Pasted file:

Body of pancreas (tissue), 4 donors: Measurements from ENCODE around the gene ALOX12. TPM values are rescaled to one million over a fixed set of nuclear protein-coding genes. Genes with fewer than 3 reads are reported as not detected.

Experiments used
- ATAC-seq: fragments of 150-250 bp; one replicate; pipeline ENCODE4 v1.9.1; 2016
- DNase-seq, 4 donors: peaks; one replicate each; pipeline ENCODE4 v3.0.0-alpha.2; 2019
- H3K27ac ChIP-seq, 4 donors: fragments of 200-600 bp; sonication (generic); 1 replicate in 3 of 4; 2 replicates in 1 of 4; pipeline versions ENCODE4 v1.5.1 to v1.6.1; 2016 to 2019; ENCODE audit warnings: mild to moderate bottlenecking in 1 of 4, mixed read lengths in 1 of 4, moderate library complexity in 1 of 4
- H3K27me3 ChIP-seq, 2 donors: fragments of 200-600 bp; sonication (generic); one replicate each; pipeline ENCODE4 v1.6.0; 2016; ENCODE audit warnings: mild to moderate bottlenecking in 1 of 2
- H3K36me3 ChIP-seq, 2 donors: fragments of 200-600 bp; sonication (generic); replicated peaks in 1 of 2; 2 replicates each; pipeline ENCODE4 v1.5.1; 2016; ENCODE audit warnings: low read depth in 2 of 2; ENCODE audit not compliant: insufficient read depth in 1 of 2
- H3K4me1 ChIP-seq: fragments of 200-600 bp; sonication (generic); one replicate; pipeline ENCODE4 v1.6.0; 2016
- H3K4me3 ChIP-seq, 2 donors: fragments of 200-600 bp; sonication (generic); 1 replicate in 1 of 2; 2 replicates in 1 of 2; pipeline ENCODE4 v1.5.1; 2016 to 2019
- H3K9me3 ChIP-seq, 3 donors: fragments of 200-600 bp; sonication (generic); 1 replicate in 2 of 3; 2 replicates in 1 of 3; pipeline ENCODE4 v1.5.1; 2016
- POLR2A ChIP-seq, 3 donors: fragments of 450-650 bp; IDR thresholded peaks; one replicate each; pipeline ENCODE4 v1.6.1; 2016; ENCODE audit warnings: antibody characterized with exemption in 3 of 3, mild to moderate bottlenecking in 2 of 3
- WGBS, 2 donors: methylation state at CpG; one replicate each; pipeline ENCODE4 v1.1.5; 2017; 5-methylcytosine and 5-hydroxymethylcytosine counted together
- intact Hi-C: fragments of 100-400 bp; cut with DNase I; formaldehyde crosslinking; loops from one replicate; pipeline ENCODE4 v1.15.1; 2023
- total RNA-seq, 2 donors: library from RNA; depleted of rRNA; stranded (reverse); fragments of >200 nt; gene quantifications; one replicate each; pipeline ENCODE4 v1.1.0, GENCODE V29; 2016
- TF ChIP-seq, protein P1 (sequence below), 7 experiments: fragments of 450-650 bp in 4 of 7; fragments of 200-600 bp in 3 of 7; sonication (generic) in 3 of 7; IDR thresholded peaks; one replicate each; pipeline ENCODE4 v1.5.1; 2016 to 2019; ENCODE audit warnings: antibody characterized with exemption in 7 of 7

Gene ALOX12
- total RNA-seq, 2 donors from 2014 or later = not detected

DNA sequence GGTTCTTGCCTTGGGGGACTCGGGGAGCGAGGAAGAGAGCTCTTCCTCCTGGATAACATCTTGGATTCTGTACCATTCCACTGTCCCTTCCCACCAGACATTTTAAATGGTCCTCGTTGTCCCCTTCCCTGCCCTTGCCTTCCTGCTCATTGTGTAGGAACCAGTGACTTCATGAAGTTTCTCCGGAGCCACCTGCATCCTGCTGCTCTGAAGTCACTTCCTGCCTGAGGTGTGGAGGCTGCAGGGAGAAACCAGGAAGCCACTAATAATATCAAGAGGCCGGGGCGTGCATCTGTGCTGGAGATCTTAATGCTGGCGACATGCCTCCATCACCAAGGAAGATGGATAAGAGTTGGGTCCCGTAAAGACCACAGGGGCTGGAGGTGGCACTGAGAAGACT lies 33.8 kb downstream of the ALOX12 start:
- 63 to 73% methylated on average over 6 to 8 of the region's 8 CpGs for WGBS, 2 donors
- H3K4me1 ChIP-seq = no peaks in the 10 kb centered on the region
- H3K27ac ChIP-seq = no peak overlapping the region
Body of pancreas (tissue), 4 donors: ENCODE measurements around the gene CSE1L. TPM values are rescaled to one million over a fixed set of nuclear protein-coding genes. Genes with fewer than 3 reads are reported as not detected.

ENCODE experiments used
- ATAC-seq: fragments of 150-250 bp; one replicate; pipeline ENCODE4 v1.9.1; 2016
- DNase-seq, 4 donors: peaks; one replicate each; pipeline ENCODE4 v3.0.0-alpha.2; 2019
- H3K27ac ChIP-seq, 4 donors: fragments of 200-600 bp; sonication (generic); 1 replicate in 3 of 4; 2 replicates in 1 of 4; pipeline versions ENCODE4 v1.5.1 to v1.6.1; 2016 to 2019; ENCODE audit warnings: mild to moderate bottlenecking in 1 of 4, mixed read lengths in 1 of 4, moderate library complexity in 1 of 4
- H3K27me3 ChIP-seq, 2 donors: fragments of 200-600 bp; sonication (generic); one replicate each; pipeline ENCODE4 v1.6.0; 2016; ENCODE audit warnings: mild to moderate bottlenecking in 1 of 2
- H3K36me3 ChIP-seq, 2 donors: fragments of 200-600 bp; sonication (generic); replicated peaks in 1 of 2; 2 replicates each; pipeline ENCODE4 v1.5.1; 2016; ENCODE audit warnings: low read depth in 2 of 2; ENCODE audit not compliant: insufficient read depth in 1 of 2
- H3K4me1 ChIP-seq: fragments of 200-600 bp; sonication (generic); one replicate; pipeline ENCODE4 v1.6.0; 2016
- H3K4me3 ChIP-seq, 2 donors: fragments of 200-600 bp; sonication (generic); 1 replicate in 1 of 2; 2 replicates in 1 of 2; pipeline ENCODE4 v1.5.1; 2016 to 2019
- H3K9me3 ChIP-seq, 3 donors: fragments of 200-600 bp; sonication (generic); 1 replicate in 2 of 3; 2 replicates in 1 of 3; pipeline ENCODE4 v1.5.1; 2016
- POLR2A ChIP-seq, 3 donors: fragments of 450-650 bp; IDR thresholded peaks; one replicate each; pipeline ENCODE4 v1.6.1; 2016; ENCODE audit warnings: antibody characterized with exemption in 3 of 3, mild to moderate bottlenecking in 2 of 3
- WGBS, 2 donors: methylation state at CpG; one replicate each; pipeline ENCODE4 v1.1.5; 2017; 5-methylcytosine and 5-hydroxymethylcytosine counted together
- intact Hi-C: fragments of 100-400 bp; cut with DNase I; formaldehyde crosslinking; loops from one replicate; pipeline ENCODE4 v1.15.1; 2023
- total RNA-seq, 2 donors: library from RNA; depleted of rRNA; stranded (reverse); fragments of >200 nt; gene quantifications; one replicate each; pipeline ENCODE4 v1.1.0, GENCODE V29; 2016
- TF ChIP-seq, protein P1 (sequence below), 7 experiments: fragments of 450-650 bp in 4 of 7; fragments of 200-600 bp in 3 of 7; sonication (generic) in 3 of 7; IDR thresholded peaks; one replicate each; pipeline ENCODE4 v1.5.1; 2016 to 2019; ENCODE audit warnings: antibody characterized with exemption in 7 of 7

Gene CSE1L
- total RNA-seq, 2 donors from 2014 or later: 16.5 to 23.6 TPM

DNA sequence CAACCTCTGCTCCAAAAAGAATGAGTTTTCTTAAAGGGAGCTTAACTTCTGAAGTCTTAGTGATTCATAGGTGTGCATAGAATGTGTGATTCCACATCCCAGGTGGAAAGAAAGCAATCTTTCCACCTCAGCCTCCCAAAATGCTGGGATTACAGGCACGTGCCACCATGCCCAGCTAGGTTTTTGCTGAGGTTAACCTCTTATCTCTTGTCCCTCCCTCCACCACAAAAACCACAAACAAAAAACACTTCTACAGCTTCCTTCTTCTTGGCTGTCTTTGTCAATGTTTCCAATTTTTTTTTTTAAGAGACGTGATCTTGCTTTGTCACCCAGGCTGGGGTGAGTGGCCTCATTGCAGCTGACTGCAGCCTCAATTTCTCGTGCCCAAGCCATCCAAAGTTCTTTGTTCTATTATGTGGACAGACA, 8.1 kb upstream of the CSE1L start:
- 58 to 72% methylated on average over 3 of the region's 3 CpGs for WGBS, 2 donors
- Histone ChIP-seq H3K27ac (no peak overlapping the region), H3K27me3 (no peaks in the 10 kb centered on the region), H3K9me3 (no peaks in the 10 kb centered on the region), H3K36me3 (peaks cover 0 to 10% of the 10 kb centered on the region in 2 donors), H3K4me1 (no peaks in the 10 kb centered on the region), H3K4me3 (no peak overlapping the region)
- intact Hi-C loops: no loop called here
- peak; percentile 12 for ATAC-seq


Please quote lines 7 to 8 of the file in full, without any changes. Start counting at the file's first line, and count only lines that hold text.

- H3K36me3 ChIP-seq, 2 donors: fragments of 200-600 bp; sonication (generic); replicated peaks in 1 of 2; 2 replicates each; pipeline ENCODE4 v1.5.1; 2016; ENCODE audit warnings: low read depth in 2 of 2; ENCODE audit not compliant: insufficient read depth in 1 of 2
- H3K4me1 ChIP-seq: fragments of 200-600 bp; sonication (generic); one replicate; pipeline ENCODE4 v1.6.0; 2016